- A Poudre River peak-flow operations program that results in little to no diversions during peak flow conditions during 90 percent of years
- Wildlife habitat conservation
- Water quality improvements
- Retrofitting four existing diversion structures to allow fish to migrate freely up and down river – and for flows to continue downstream
- Stream channel and habitat improvements
- Fishery and recreation benefits at Glade Reservoir
Additionally, in the summer of 2018, officials from the Army Corps of Engineers released a Final Environmental Impact Statement outlining the impacts of NISP, as well as three alternative projects. It also looks at the effects to the environment if no action alternative is approved. In addition to marking yet another step in a 15-year federal permitting process, the FEIS showed that no new significant issues have popped up and that the impacts can and will be mitigated.
How safe will the project be?
Glade Reservoir Dam – Multiple safety measures are put in place for any dam project. The dam is being permitted through the Colorado State Engineers Offices, which has strict safety and design standards. The dam is being designed to withstand huge weather events, seismic activities, soil shifts, etc.
Pipelines – The pipelines will be constructed with engineered steel to withstand surges and pressures within the line. The project as a whole will go through a series of quality control measures, monitoring procedures, and checks from regulatory agencies. Some of these items include a hydrostatic test of pipelines above operating pressures, slow filling of the reservoir to ensure stability, testing during construction (concrete strength, compaction requirements, welding, etc.), and many others. The pipeline will automatically shut down in the case of leaks.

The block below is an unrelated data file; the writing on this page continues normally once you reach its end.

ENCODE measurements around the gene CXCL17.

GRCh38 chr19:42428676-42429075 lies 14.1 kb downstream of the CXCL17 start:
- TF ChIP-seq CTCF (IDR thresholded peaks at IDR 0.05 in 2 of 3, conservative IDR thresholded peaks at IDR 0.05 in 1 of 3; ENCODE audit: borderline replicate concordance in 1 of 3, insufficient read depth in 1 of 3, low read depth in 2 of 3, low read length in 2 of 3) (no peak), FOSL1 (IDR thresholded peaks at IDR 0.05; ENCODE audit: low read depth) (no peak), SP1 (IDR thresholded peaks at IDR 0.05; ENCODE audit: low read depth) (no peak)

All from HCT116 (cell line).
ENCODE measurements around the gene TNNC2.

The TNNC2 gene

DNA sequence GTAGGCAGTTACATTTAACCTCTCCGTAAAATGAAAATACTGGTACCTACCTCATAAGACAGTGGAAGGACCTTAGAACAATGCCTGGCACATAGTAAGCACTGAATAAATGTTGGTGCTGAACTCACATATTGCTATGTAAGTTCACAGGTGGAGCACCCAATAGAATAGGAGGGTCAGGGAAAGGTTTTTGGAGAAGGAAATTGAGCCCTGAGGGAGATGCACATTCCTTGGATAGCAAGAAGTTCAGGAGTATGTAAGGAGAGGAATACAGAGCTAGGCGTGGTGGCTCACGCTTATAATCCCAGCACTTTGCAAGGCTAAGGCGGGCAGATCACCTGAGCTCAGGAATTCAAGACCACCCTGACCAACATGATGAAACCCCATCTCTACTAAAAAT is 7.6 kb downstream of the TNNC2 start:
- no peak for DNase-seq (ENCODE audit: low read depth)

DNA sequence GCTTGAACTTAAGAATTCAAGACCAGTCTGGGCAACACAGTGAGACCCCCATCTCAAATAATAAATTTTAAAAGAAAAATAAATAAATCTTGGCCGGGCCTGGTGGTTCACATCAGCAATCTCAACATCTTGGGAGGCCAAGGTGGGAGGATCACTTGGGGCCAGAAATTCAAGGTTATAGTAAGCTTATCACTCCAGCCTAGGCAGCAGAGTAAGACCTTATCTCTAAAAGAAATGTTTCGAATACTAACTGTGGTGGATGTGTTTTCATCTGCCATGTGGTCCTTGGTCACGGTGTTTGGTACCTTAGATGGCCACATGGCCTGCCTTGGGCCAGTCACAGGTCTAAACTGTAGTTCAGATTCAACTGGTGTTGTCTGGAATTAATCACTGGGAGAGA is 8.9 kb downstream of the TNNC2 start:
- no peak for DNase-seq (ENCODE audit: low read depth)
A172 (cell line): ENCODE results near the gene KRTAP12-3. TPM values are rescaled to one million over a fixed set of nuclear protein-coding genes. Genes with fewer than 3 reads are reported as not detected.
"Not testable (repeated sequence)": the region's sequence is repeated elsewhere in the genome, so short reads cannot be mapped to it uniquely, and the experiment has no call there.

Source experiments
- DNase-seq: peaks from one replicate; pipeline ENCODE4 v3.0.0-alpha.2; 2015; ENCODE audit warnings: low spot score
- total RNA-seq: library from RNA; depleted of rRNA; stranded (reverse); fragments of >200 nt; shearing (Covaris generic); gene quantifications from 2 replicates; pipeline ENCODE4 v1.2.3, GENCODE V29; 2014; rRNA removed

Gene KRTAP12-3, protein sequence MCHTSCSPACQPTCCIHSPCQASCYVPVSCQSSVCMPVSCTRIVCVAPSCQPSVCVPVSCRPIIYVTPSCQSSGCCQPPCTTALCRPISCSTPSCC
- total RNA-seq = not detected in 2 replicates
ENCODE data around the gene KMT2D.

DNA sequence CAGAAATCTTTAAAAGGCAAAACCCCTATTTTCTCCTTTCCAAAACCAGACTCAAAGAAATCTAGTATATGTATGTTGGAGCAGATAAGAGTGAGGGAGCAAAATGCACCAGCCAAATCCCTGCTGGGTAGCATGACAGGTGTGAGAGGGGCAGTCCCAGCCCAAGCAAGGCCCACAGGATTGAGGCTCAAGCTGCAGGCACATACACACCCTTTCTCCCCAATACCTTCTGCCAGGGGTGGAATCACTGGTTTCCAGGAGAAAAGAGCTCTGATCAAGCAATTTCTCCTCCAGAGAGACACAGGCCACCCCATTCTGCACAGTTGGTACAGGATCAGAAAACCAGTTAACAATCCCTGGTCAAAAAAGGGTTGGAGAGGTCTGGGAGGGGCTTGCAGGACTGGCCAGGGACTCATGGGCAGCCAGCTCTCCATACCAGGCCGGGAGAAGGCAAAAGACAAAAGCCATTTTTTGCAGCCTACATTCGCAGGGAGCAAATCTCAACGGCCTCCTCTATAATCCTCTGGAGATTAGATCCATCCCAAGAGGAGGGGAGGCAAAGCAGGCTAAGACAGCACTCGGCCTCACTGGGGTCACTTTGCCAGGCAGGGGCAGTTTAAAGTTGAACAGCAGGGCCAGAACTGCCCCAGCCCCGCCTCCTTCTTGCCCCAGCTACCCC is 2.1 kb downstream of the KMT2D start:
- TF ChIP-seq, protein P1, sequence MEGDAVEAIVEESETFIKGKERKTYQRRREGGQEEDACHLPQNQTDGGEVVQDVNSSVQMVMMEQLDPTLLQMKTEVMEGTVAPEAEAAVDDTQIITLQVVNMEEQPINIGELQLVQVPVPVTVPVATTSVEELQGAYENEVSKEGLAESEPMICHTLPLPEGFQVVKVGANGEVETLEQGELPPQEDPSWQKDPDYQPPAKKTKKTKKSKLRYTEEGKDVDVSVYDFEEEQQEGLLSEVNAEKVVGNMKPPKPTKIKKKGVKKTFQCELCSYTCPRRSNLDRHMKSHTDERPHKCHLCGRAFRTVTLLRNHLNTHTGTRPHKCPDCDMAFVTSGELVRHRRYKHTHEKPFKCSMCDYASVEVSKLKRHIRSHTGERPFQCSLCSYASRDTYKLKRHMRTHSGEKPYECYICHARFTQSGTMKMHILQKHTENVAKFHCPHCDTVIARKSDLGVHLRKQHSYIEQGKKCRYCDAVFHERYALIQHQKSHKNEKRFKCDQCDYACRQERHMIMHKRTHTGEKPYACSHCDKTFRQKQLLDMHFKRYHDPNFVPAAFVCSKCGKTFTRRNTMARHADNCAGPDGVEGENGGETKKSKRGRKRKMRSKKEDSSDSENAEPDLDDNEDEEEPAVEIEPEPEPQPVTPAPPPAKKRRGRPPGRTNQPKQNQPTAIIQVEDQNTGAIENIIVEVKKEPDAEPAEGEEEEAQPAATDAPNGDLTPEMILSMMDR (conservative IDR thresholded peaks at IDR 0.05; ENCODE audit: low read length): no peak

Does the project have broad support in the region?
Northern Water is proud that through partnership and collaboration, NISP has earned broad community support and endorsements from dozens of public and elected officials, 30 business, economic development and chamber of commerce organizations, nearly two dozen agricultural organizations, nine water conservancy/conservation districts, and several west slope agencies and organizations representing water interests. Check out the full list.
Why has this project taken so long?
Northern Colorado’s future water supply depends on NISP, and that’s why this innovative water supply project has been so thoughtfully developed.
Water supply projects are carefully reviewed by regulatory experts and require extensive permitting and approvals. That’s why Northern Water has spent considerable time and money to conduct careful, detailed and thorough studies that withstand all levels of review and scrutiny.
NISP has been evaluated by every state and federal agency that regulates this type of project and has achieved every permitting and approval milestone to date.
As part of the regulatory review and permitting for NISP, Northern Water sought to implement extensive protections and enhancements to the aquatic and wildlife environment within the Poudre River watershed, and regulatory agencies have approved our plans.
We are proud of the solid work and dedication that has gone into moving this project to this stage. When complete, it will be among the water supply project jewels in the state because NISP demonstrates how people and the environment can both benefit when projects are done properly.